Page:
Last Update 20:37
Thursday, 21 November 2019

New archaeological sites to be opened

In an effort to promote tourism in Egypt, new archaeological sites and tourist attractions will be inaugurated soon in Cairo, Luxor and Aswan as well as Rashid and Taba

Nevine El-Aref , Monday 25 Apr 2011
Share/Bookmark
Views: 2689
Share/Bookmark
Views: 2689

During his meeting with Prime Minister Essam Sharaf, Zahi Hawass, minister of antiquities, reviewed the ministry’s work for the coming weeks. Hawass announced that a number of archaeological sites and museums will be opened soon, among them the hanging church of Old Cairo, a number of mosques in Rashid and Cairo, the Serapium and ancient Egyptian tombs in Saqqara, the Suez national museum and the crocodile museum in the upper Egyptian town of Kom Ombo.

“The inauguration of these sites at this time is a message to the whole world that Egypt is safe and ready to welcome its tourists,” Hawass told Ahram Online.

The new sites which are planned to open soon inlcude: the Zaghloul mosque and six Islamic houses in Rashid; the Salaheddin citadel in Taba; the mosque of Sidi Galal in Meniya; the Al-Mansour and Qalawoun complexes in El-Muizz street; and the mosque of Prince Soliman known as the hanging mosque.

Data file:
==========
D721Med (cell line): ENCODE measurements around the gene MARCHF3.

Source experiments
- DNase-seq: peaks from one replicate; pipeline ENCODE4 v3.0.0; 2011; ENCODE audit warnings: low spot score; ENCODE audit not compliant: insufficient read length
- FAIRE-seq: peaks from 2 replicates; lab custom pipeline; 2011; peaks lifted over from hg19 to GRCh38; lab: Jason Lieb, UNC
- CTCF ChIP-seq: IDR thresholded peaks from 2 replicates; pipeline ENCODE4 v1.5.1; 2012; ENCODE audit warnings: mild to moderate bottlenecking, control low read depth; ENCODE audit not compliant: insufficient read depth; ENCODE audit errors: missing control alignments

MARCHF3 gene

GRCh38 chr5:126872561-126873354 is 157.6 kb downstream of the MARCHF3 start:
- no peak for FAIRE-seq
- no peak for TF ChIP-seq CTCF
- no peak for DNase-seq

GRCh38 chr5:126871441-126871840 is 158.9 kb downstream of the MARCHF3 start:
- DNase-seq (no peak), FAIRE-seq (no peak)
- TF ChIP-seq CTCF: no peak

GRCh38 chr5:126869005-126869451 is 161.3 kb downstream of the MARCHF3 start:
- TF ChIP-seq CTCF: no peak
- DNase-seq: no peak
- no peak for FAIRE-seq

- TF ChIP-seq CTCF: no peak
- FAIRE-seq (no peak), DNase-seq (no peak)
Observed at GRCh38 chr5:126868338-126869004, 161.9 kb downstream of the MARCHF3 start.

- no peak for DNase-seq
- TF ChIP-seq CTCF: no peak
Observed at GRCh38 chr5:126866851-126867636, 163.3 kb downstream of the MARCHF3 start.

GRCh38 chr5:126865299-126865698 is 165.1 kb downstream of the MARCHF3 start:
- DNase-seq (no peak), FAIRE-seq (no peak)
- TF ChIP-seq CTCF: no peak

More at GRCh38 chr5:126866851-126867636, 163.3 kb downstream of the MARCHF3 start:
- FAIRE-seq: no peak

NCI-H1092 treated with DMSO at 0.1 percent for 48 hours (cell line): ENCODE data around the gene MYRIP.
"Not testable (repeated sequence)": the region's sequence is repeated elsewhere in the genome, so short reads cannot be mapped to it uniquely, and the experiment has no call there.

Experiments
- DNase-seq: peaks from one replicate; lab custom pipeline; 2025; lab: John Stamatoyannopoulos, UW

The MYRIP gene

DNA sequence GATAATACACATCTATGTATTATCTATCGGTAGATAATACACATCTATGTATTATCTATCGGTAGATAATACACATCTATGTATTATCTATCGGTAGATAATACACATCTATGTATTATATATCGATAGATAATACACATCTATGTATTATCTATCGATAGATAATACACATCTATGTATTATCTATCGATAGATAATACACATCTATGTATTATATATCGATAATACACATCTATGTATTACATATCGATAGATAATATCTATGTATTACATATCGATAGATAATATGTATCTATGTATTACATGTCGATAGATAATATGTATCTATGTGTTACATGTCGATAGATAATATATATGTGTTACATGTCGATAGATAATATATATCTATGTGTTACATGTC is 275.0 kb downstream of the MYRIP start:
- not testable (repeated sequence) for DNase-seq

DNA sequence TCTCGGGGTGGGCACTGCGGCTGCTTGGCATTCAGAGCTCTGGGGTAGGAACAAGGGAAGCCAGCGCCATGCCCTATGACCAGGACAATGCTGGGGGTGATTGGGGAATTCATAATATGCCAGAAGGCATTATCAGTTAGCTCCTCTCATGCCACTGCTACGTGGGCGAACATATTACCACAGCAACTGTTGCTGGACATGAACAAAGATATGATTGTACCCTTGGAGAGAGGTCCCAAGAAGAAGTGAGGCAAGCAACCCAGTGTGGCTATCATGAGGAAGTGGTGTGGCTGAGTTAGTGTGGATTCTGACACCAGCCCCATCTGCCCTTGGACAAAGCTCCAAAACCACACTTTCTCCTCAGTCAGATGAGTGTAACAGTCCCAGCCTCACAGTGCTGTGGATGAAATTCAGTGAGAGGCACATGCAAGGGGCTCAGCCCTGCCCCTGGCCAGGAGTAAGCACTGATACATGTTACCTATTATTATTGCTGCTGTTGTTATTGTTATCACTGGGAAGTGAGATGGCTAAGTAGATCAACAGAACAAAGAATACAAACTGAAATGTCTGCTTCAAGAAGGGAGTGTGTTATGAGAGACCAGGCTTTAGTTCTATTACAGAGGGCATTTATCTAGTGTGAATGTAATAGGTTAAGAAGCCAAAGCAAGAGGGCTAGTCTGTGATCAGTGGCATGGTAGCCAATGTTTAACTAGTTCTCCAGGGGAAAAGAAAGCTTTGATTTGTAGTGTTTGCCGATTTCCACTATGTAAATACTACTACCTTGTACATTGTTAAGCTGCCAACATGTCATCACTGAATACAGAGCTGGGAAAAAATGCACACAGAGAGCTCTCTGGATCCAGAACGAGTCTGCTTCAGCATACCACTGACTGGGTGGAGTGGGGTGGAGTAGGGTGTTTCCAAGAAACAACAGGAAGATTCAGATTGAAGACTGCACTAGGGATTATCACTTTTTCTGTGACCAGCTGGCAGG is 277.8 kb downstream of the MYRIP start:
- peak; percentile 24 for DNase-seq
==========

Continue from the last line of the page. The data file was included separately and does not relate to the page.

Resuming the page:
Hawass also discussed several other issues with Sharaf, among them the problem of transforming temporary labourers into permanent employees.

Hawass asserted that such a transition will not by any mean represent a burden on the government's general budget.

He pointed out that the current number of temporary labourers reached 17,000 people and the measures to transfer them into permanent workers will be discussed with the General Agency for Administration.

Several future restoration and development projects have been also discussed, among them the development of El-Gamalia area in medieval Cairo in an attempt to improve the living conditions of its inhabitants.  Such an area houses the Qaitbay wikala, a part of Cairo’s north wall and the Ottoman wikala of Ouda Pasha.

Short link:

 

Latest

© 2010 Ahram Online.